Alvar Aalto famously never dictated how his iconic glass vases should be used. It was his belief that the owner should decide. Perhaps it is this freedom to interpret that has helped the Alvar Aalto Collection remain both timeless and fresh. The Alvar Aalto vase set includes two clear vases at heights of 160 mm and 95 mm. It is the perfect beginning or addition to any Iittala collection.
- Mouth-blown Glass
- W 11.4 x D 8.8 x H 9.5 cm / 4.5 x 3.5 x 3.7 inch
- W 20.3 x D 17.1 x H 15.8 cm / 8 x 6.7 x 6.2 inch
- Dishwasher safe
What started as a glass factory in Iittala, Finland, today celebrates generations of essential objects that are made to enrich people’s everyday lives. Iittala believes objects should be distinctive, combinable and multi-functional, with lasting design that inspires individual use and expression.
The progressive philosophy of Iittala's design heroes, Kaj Franck and Alvar Aalto, still inspires to keep Iittala forever relevant. They don’t just create beautiful objects. They believe in timeless design that will never be thrown away.
Iittala Alvar Aalto Vases - Clear (Set of 2, 6.25 & 3.75 Inch) Designed by:
- Alvar Aalto , 1936
Finland, 1898 – 1976
Finland’s most famous architect and designer, Alvar Aalto reshaped the architecture and furniture of public buildings on the basis of functionality and the organic relationship between man, nature and buildings. He is known as the “Father of Modernism.”
Born in 1898 in Finland, Alvar Aalto studied at the Helsinki University of Technology, graduating with a degree in architecture. In 1924 Aalto and his wife honeymooned in Italy. The Mediterranean culture had a profound influence on Aalto’s creative process, blending his Nordic intellect with the natural ornamentation of Northern Italian landscape and architecture. In 1927 the Aaltos moved to the city of Turku in Finland. Aalto designed the Paimio Sanatorium, a building that elevated him to the status of master of heroic functionalism. His design for the Villa Mairea in Noormarkku, is one of the most admired private residences in contemporary architecture.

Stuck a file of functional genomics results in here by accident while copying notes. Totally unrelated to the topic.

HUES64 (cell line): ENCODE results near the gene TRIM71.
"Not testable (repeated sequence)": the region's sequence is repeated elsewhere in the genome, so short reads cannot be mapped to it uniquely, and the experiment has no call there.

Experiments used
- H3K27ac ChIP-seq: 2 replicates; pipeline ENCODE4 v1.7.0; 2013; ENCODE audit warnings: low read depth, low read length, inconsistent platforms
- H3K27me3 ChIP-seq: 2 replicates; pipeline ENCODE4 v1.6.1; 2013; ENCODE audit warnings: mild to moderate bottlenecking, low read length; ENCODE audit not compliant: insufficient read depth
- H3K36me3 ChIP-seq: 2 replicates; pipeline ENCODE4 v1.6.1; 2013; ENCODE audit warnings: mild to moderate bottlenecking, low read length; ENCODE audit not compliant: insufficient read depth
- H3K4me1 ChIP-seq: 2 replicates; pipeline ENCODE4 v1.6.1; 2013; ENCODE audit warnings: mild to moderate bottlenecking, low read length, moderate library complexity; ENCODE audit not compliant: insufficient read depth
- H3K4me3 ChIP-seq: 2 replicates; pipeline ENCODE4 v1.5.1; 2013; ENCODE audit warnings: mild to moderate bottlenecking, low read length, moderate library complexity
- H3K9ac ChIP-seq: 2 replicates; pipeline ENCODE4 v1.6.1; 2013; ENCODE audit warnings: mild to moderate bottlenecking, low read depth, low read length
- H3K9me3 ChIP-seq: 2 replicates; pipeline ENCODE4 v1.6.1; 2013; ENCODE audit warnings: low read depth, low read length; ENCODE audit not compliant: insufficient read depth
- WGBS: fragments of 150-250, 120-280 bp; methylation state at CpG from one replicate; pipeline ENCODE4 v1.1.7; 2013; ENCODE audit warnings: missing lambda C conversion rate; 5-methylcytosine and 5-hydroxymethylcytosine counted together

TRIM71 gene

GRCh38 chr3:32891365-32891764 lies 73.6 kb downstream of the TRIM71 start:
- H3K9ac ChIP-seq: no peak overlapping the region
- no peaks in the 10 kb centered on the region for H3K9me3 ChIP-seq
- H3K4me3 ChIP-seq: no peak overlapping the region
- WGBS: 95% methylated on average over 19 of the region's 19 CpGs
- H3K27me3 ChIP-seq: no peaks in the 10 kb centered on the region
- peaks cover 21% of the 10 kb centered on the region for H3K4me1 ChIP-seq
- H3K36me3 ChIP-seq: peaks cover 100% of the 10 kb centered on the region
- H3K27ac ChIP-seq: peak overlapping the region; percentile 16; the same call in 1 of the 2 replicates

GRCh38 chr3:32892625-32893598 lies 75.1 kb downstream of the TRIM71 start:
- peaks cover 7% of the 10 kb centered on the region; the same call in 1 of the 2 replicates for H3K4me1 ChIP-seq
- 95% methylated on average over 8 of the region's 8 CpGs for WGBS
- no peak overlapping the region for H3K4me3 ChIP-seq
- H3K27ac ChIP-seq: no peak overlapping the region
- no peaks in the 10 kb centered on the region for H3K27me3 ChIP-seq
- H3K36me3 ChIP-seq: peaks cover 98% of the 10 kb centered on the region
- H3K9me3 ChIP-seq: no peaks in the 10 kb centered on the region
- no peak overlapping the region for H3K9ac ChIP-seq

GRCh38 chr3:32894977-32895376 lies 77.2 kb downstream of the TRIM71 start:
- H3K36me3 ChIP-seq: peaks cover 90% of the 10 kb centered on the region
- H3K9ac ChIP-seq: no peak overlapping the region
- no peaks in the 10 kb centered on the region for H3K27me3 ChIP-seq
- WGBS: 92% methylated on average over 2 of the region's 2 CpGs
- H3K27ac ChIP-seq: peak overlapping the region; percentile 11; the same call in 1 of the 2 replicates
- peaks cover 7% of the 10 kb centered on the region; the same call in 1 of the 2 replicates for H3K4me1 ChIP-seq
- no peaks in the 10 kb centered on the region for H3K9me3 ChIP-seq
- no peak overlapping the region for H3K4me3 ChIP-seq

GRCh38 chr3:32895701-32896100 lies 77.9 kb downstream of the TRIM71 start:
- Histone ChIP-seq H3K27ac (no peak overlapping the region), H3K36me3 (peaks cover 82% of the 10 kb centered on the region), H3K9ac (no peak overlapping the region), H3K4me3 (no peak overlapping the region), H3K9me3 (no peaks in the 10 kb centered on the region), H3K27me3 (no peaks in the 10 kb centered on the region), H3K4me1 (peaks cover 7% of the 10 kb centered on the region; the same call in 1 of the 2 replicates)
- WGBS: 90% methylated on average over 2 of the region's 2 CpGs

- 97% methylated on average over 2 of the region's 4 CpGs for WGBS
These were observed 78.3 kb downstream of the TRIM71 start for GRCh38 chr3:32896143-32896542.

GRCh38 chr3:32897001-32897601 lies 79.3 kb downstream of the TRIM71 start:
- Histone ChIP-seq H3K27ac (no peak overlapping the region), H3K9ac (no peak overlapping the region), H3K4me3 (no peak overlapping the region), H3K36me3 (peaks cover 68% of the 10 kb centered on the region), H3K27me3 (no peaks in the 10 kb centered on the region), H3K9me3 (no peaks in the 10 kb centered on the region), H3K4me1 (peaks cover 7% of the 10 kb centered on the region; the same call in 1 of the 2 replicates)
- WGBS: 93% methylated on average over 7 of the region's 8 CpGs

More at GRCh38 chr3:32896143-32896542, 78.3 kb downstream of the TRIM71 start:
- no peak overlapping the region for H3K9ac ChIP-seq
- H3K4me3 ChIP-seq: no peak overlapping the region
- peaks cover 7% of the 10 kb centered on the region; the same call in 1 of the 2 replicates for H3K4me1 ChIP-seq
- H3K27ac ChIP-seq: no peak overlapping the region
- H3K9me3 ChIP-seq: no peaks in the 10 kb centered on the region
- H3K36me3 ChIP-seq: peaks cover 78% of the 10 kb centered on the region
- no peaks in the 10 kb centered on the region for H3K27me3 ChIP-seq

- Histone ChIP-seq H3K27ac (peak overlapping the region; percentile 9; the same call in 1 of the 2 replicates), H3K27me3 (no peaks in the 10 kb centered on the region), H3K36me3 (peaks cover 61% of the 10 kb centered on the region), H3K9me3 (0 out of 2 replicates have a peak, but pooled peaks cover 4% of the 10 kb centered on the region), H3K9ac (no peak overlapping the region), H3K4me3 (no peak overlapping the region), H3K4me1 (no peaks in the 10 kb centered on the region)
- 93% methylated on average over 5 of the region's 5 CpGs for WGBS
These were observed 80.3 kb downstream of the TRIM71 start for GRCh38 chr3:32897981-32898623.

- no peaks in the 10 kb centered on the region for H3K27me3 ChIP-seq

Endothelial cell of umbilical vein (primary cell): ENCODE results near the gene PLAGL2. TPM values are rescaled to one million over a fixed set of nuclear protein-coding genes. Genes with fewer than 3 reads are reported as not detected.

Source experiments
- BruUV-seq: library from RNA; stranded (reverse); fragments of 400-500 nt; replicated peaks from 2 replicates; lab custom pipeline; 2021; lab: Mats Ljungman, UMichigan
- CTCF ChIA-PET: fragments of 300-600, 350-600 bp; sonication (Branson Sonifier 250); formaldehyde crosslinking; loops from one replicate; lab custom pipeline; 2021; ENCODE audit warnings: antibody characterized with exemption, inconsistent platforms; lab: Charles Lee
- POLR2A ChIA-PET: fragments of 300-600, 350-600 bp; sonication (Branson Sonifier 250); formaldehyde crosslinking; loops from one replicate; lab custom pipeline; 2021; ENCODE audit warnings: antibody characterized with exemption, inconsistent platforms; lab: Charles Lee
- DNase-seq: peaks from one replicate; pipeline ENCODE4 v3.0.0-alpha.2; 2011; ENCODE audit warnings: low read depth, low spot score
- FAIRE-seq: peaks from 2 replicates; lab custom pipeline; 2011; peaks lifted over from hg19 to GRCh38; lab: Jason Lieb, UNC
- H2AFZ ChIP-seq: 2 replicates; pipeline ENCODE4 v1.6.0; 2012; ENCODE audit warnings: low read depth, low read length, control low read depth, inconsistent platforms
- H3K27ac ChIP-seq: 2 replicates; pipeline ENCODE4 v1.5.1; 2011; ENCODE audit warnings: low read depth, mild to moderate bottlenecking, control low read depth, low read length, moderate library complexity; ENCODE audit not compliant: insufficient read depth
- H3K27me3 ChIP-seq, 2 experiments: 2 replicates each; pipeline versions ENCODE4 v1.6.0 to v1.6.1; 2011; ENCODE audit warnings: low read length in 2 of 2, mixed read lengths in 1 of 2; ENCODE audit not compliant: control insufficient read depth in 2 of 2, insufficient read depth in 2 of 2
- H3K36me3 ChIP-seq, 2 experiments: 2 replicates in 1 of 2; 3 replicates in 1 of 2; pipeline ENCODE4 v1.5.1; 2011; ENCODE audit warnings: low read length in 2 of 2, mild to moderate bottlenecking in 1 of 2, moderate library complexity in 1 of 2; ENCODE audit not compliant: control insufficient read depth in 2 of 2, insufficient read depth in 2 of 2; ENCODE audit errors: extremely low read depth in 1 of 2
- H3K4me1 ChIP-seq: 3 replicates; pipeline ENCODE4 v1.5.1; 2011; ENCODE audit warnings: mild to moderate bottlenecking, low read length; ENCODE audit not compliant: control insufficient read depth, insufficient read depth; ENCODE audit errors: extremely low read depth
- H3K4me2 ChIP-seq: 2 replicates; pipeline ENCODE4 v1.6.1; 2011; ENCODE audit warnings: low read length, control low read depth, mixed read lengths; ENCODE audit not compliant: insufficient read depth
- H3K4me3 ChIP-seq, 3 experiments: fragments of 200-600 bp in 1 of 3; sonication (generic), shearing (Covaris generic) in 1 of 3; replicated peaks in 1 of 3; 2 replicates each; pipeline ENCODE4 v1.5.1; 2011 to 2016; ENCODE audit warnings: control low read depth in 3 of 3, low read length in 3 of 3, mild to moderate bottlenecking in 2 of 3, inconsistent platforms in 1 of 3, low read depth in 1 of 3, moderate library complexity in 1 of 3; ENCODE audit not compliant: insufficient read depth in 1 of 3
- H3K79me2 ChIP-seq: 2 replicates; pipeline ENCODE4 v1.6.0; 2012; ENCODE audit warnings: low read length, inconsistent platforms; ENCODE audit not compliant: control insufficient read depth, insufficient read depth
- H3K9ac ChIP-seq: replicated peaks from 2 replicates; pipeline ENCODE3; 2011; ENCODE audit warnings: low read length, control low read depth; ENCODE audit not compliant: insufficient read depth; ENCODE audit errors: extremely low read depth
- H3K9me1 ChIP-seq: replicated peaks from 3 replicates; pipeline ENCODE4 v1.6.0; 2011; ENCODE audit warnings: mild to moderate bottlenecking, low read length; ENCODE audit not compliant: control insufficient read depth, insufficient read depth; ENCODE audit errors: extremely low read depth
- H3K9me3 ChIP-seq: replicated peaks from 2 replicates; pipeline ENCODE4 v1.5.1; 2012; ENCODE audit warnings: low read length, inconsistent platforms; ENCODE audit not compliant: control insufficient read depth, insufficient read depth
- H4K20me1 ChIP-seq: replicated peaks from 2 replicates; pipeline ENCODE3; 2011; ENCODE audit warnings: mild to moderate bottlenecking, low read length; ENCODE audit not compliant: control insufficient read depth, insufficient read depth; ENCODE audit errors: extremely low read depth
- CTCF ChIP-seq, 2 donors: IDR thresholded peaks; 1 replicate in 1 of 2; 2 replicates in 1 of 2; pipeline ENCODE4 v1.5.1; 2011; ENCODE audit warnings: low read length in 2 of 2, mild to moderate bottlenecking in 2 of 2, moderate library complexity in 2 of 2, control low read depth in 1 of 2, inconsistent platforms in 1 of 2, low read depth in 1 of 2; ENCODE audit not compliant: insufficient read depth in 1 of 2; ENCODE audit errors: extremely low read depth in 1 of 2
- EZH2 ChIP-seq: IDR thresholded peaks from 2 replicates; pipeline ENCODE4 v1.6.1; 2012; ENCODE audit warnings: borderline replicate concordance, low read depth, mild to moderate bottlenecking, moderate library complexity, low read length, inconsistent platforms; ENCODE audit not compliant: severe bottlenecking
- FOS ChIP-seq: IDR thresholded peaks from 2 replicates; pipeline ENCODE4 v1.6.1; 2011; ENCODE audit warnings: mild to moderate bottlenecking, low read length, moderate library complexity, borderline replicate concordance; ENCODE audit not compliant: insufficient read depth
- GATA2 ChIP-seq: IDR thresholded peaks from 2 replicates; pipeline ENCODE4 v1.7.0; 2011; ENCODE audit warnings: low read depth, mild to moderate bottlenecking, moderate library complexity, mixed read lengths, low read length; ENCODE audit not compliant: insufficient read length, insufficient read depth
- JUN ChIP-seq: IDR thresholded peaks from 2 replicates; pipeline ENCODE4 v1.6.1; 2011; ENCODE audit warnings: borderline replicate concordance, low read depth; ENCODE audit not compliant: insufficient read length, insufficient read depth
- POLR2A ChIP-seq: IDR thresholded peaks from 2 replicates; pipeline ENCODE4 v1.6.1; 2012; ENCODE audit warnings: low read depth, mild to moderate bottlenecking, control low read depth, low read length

In 1933 Aalto moved to Helsinki. There he founded his architecture firm, Artek, where he executed major international commissions, such as the Finnish Pavilions for the 1936 Paris World Fair and the 1939-1940 New York’s World Fair. Aalto’s architecture, furniture and glassware evokes multiple allusions to images of unspoiled nature. Aalto’s creativity was deeply rooted in his own organic way of life and the traditions of the Scandinavian countries. Aalto was featured on the last series of the 50 Finnish mark bill, before the Euro was introduced. He died in 1976 in Helsinki, Finland.